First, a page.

One of my best travel days was thanks to a friendship made on the road, with a sommelier. Ben and I were both in Argentina and he had arranged a winery visit. He was able to bring someone along and asked me if I wanted to come. Naturally, I said yes.
That day, I was treated to a wonderful tour of vineyards, tastings, meals and music. I tasted $260 wine that day, which, honestly, did not do anything for me at the time, though I wish I could sample it again today! The family that owned the vineyard was present and we met three generations of the family, including the current manager’s grandfather! Our day culminated in a white tent, multi course meal amongst the vineyards while a guitar player sat next to the lake, strumming. It was overall an amazing, luxury experience, that I won’t forget.
I have liked wine for a long time, but it has only been the past few years that I’ve learned more about it. Moving beyond picking wines based on their labels or the two grape varietals that I knew I liked has paid off in spades. I wish that I started studying wine sooner. When Jeff proposed that we do a wine course, I was up for the idea, of course. His digging around for courses lead to the discovery that the first steps of true, industry-based education were completely accessible to the public.
The WSET Level 1 was pricey for a single day course, but we are so glad that we took it. As soon as we left that day, we were both hooked and knew that we were going to do the Level 2 course when it was feasible.
As of today, I’ve passed my WSET Level 2 (with Merit, Jeff doesn’t let me live it down that he got four more questions correct than I did) and my French Wine Professional. I’m planning to take the level 3, but it will be a fair bit of time before that is feasible. In the meantime, I need to practice tasting (oh woe is me!) and study as much as possible. Folks who live in cities can take the course over 15 weeks in the evenings, but our choices are 3 weekends, or six days in a row. I’m quite confident that I wouldn’t be capable of passing a six day intensive, at least not at this point!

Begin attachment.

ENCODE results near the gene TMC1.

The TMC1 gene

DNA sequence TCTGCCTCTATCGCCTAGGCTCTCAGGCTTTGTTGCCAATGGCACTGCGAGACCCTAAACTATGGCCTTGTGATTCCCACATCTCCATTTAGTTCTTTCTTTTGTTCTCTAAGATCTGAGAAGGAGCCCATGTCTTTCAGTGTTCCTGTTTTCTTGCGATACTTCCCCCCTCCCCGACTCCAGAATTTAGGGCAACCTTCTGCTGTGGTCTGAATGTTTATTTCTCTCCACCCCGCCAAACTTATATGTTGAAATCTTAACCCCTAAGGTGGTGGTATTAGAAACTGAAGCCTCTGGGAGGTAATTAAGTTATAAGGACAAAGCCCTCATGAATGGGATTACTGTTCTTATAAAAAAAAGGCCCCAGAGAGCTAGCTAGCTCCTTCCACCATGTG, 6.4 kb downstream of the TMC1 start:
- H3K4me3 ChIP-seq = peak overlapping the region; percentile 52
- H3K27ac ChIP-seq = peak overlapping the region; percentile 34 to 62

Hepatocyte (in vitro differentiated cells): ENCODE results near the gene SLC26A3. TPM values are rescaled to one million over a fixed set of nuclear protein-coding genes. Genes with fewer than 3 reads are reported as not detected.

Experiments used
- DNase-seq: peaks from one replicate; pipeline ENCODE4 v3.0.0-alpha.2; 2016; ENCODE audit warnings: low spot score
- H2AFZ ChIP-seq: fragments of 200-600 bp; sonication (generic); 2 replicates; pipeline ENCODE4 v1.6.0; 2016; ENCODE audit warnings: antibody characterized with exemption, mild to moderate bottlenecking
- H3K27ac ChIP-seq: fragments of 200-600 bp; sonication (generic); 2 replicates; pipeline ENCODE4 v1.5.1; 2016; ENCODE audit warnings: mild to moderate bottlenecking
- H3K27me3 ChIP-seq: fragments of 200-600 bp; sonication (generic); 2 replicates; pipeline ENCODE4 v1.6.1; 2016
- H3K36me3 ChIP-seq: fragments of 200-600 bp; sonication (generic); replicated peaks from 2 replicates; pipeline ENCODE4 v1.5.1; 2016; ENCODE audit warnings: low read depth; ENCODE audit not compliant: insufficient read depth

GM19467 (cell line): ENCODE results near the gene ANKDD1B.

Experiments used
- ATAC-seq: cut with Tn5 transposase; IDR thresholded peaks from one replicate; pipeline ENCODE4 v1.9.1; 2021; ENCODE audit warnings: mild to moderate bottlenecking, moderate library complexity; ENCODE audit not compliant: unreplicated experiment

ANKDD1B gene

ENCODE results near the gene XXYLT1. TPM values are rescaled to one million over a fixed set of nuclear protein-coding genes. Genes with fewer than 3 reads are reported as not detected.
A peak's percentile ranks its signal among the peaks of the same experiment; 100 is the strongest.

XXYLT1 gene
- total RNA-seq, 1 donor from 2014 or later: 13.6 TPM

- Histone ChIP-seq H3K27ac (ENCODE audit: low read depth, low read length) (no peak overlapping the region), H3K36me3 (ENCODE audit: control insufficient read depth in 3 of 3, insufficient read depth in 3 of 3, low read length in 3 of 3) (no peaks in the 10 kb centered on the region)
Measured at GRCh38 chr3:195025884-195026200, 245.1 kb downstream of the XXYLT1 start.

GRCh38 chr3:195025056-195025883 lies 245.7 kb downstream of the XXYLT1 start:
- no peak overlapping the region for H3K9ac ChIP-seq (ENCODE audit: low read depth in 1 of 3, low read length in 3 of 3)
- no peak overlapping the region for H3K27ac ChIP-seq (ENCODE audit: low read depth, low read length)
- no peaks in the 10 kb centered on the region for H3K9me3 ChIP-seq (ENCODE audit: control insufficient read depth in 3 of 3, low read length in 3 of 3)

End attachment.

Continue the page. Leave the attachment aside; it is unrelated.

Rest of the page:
While Jeff struggled with becoming an ambi-drinker, I have long embraced wines of all colours. That’s not to say that I like every wine that I meet, and I seem to have outgrown my enjoyment of most rosé, but I will gladly drink red or white. Bubbles are my favourite, though. If you need a gift idea for me, I’m very partial to Cava.
My spouse’s tastes in wine, for someone who doesn’t care for desserts, gravitates towards the ridiculously sweet. Not off-dry, but syrupy; Sauternes, ice wine, noble rot, late harvest and Tokjai. Barnyard, leather, petrol, flint, old and musty…. That’s the stuff that Jeff salivates over. Give me young and youthful any day. I might have to replace him as a spouse one day, based on my logic here. I’ll take a youthful partner, please. 😉
I also prefer my wines to be cool. Cooked, dark fruit is less my thing, so I tend to avoid Shiraz, Syrah and a lot of Zinfandel. I don’t want to get punched in the face with flavour. I prefer the more subtle Pinot Noir any day. The flavours of young red fruits make my heart sing – I prefer the Merlot-dominant right bank Bordeaux to the darker left bank, for example.
We’re glad you’re here and keen to become a better drinker, alongside us.
A Votre Santé!